Planetary  coolers  are  cooling   cylinders   that   are  attached   to   the circumference of the rotary kiln. There are no moving parts on these types of coolers, no fans to control, and all the air that passes  through  these tubes enters the kiln and is used for combustion. It’s the simplest system for cooling clinker and there are no control functions except the rotational speed of the kiln itself. Planetary coolers are equipped with lifters, agitators, and blades to promote the heat exchange between the hot clinker and the cold air. With all the air entering the kiln, there are no  dust­ emission problems from these types of coolers. On larger units, noise pollution can, however, become a problem from the clinker rattling in the tubes. Planetary coolers require a larger l.D. fan than kilns of equal size equipped with grate coolers but the total power requirements  are  much lower when one considers all the air fans usually found on grate coolers. The disadvantage of planetary coolers is that most will discharge  the clidcer at a higher temperature than compatible grate coolers.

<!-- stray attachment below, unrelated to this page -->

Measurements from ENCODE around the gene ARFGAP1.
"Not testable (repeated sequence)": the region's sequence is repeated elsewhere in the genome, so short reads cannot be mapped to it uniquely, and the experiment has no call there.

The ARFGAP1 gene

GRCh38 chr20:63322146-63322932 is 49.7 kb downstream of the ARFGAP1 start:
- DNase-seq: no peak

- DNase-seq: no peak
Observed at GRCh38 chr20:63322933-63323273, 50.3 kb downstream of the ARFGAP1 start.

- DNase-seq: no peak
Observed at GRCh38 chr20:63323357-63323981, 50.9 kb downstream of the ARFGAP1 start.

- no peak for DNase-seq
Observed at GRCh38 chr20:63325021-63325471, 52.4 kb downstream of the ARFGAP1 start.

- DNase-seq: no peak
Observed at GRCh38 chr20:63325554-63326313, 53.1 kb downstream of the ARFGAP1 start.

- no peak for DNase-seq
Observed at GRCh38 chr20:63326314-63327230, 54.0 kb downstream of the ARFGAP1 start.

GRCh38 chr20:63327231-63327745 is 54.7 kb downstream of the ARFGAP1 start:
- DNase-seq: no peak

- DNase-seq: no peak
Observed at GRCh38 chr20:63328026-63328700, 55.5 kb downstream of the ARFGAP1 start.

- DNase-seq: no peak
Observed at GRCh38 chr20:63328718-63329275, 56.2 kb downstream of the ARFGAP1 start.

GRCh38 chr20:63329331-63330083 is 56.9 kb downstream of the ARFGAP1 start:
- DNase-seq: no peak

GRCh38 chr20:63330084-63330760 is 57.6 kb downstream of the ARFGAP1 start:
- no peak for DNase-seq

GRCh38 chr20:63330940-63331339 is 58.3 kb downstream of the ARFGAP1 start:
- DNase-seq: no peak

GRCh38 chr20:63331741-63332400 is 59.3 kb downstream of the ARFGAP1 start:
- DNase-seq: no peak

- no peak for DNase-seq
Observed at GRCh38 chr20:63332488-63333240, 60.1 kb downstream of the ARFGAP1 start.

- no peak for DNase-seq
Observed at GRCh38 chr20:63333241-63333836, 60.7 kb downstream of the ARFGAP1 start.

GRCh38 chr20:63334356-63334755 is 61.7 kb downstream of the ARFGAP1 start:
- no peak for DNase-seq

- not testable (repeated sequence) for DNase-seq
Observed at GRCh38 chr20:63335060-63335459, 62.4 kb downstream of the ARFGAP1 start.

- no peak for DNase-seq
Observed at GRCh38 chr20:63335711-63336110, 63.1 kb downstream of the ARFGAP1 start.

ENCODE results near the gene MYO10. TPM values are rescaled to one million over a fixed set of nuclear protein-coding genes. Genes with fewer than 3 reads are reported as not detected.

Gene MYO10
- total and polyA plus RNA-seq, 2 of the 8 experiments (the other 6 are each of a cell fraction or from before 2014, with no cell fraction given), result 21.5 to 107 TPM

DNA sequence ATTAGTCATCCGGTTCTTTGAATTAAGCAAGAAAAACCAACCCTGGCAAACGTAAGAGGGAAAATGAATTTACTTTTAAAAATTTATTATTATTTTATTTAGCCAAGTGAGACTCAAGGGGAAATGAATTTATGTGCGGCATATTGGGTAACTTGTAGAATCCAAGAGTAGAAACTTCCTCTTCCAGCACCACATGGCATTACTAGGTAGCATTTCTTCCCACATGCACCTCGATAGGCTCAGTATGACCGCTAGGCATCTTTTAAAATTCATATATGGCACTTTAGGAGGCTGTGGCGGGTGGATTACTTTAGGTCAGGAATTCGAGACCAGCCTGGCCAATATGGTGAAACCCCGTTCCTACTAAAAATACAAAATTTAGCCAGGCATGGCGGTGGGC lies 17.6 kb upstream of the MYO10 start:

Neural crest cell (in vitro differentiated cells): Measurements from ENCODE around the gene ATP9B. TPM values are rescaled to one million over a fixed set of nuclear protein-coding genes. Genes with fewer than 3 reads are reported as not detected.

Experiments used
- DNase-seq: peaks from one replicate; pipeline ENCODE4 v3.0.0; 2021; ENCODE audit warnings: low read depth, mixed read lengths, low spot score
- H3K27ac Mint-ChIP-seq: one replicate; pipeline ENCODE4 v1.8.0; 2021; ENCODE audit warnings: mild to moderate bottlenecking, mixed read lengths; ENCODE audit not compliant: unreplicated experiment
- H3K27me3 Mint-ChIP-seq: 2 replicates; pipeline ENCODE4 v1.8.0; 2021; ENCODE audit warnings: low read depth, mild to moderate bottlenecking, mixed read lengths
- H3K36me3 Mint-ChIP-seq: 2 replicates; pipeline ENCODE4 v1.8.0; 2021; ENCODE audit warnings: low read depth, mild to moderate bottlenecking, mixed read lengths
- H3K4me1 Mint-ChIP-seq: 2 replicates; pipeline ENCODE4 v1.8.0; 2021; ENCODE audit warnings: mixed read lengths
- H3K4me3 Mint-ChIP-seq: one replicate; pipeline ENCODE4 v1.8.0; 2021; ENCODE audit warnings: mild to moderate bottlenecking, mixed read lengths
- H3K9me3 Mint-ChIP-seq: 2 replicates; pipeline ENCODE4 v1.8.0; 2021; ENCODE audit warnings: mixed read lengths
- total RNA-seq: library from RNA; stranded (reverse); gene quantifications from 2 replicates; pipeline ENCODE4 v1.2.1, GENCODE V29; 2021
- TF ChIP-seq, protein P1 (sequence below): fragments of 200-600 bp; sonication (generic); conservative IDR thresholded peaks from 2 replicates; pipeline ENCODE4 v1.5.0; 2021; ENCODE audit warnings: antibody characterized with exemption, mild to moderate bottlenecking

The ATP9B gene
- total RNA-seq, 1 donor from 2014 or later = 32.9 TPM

The continuous  traveling grate  coolers are similar to the reciprocating grate coolers except that they use a continuous moving grate belt   Advan­tages of this type of cooler are that individual worn or damaged plates can be quickly replaced without needing to stop the kiln. Also, since the belt travels from the hot to the colder part of the cooler and returns underneath where it is being cooled by the cold air, overheating is less likely to occur here than in reciprocating grates.